Experts and academic dons have showcased concerns about the low pace at which Nigeria is growing.
The experts and academic dons who gathered in Lagos for a book launch noted that Nigeria could have developed like other oil-producing countries such as Qatar.
Speaking at the event, the Vice Chancellor of Caleb University, Professor Nosa Owens-Ibie, stated that Nigeria has no excuse for its inadequacy and failure to catch up with its peers.
According to the don, against some perceptions, the discovery of oil in Nigeria was not a curse.
Making reference to the book written by Michael Ross “The Oil Curse”, the Vice Chancellor said: “Oil may have indeed been somewhat a curse in instances, but there are those who have shown that oil is a catalyst for productive multipliers”.
“Days from now, Qatar will be hosting the world in moments of frenzy. If oil is a curse, Qatar may not be hosting the best of world footballers”, he added.
The academic Don also makes reference to Dubai, the capital of the United Arab Emirates. He noted that due to the judicious use of oil revenue, Dubai has become a tourist destination for people across the world while properties in the middle Eastern country are sought after from far and wide.
He added that having discovered oil several years ago, Nigeria has no excuse to be poor.
Investors King understands that oil was discovered in Nigeria in 1956. The first discovery of oil in Nigeria was in Olobiri, a suburb in Bayelsa State.
Ever since then, hundreds of oil wells have been discovered across different states which include Rivers, Akwa Ibom, Delta, Imo, Anambra, Kogi and Port Harcourt among others.
For years, Nigeria was the largest oil producer in Africa and one of the largest in the world. The country is also the largest producer of gas in Africa and the 12th in the world.
However, despite the discovery of oil and its subsequent exploration, Nigerians barely see the benefit of it both in terms of human capital development and overall economic growth.
Nigeria’s Untapped Coffee Sector Holds the Key to $2 Billion Annual Revenue
Amidst declining foreign reserves and the need for alternative revenue streams, Nigeria’s overlooked coffee industry emerges as a potential powerhouse capable of contributing over $2 billion annually to foreign exchange earnings.
Industry experts emphasize the necessity for strategic investments and modernized farming practices to unlock the full economic potential of the coffee sector.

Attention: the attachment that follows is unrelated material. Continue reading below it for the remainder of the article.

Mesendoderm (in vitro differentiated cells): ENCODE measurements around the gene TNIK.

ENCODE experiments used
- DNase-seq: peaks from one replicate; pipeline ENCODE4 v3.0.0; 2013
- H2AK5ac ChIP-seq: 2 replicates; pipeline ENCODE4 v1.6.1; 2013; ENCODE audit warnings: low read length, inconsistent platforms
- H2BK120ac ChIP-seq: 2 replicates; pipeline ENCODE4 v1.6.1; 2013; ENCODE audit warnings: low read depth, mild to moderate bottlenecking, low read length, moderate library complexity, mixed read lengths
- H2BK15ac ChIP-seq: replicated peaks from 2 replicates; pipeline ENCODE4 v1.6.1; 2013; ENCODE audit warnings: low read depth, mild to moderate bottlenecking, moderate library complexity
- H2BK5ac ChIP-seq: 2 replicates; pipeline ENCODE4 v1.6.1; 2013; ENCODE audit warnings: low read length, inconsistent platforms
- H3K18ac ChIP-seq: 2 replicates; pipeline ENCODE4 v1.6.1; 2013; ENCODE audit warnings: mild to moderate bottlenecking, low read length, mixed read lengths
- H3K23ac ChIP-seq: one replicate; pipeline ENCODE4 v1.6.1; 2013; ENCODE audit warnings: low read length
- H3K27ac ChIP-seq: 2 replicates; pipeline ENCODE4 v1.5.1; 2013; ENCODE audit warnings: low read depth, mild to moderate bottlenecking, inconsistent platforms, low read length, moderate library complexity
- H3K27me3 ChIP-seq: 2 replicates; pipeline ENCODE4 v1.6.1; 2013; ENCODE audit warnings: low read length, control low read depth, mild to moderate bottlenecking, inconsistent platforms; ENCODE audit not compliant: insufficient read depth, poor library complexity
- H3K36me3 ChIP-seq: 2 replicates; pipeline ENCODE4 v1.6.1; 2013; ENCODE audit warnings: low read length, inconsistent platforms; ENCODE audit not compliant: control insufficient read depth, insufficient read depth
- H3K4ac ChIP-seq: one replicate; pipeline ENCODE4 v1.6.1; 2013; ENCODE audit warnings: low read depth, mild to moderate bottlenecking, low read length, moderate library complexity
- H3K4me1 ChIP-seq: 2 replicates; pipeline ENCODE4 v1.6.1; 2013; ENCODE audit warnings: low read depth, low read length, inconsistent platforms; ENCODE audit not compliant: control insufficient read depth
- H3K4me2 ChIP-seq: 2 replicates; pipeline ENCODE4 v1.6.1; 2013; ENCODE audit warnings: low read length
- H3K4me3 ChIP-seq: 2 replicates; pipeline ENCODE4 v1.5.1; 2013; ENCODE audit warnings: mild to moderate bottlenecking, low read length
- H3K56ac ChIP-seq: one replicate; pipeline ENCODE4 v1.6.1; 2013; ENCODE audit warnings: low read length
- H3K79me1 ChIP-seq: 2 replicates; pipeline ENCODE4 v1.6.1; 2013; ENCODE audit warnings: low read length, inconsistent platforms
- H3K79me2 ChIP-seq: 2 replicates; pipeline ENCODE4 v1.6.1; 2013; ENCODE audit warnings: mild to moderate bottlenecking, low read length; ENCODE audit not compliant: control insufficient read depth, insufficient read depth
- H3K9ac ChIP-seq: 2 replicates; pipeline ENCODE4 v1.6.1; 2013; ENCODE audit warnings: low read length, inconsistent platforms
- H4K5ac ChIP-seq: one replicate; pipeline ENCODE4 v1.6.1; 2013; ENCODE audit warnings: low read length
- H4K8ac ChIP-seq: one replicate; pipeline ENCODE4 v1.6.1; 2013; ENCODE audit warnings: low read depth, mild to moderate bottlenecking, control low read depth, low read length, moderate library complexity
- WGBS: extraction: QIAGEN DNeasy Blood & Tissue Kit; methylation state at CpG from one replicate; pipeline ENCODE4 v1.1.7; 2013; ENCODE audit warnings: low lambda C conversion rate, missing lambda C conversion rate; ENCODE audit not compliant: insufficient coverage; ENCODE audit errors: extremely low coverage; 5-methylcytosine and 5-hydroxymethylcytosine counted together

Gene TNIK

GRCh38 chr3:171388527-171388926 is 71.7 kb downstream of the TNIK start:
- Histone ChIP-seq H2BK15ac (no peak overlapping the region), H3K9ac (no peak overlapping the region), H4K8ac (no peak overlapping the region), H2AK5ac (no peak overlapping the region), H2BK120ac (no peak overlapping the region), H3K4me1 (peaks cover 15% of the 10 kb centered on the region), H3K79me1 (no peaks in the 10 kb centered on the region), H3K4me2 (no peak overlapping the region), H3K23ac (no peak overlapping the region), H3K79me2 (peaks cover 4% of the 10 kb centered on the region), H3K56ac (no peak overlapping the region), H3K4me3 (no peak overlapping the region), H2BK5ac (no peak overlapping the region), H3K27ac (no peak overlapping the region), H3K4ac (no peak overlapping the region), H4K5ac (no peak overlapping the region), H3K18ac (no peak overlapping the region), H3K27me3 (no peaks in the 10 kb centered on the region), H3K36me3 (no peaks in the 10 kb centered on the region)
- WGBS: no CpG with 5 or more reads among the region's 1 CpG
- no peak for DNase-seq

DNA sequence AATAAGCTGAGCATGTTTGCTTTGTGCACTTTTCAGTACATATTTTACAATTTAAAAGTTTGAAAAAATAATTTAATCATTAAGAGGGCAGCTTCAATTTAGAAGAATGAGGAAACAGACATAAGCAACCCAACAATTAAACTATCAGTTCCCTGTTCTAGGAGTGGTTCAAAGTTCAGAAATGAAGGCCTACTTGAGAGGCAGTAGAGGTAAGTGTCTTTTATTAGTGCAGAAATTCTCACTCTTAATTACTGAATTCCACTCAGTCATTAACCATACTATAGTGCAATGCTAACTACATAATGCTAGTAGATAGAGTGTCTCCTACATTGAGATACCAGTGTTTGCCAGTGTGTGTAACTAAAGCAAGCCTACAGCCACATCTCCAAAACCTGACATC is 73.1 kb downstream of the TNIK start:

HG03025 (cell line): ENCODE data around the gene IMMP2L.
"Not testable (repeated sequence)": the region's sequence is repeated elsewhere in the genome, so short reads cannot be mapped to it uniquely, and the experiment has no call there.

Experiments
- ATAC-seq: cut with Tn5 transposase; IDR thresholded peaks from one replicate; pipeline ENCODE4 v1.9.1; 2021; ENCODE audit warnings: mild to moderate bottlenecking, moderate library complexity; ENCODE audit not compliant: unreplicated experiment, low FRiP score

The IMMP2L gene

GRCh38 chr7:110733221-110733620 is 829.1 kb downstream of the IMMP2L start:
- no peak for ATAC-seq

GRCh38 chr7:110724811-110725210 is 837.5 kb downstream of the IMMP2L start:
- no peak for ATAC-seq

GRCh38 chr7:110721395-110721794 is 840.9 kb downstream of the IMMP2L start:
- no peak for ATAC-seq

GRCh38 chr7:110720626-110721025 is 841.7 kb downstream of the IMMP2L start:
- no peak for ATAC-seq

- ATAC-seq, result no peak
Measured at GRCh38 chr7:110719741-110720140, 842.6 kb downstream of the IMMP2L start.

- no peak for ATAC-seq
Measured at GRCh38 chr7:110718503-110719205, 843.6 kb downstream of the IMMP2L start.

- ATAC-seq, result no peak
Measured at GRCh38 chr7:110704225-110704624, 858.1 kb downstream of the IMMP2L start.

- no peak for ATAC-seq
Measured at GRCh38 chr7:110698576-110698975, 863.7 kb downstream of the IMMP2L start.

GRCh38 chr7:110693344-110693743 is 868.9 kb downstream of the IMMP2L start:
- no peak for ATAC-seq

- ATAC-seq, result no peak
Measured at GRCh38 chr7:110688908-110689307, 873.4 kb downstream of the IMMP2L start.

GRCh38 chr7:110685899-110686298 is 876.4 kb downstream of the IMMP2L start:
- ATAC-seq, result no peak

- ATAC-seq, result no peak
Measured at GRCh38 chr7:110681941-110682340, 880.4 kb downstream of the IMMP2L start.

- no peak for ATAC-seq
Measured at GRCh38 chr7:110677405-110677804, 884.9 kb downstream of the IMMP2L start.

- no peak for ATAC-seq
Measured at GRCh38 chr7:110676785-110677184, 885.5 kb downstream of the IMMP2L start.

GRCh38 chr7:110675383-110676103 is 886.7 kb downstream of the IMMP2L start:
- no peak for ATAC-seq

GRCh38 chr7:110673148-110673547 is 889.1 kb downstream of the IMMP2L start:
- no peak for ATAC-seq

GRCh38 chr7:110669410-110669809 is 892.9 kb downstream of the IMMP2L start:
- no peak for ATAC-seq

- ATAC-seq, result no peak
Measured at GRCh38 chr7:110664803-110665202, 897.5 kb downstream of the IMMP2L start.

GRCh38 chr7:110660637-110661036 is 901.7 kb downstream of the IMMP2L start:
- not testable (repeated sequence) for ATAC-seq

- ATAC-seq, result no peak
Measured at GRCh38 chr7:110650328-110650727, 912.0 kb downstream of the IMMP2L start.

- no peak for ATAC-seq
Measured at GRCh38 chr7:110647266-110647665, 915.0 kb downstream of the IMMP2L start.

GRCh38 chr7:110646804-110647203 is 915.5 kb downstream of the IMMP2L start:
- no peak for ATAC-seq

While Nigeria is not among the top 10 coffee producers in Africa, the country’s untapped coffee industry holds the promise of significant financial gains, job creation, and sustainable agricultural development.
The urgency for revitalization comes as Nigeria grapples with a decline in foreign reserves, dropping from $38.25 billion in September 2022 to $33.23 billion in the third quarter of 2023.
Salihu Imam, Chairman of the National Coffee and Tea Association of Nigeria, Oyo State, highlighted the global significance of coffee, stating, “Coffee is the second most traded/valuable of all commodities and first in Agricultural commodities in the world.”
The potential economic impact extends beyond immediate financial gains, with Nigeria positioning itself as a key player in the global coffee trade.
Despite its potential, Nigeria’s coffee exports remain modest, producing less than one million bags annually.
In contrast, Ethiopia, the largest coffee exporter in Africa, is projected to produce 8.25 million bags. Experts suggest that Nigeria, with its unique coffee varieties, could generate $2 billion annually.
Segun Lary-Lean, President of the West Africa Specialty Coffee Association, emphasized the robust global demand for coffee, comparing it to water in Western countries.
He noted the significant earnings of coffee-producing nations like Brazil, Colombia, Vietnam, and Kenya, which experienced a 17% increase in coffee earnings.
In a call to action, industry players urge the Federal Government to prioritize strategic investments, modernized farming practices, and value-added processing to harness the coffee sector’s full economic benefits.
Unlocking the potential of Nigeria’s coffee industry stands not only as a financial opportunity but as a catalyst for broader economic growth and diversification.
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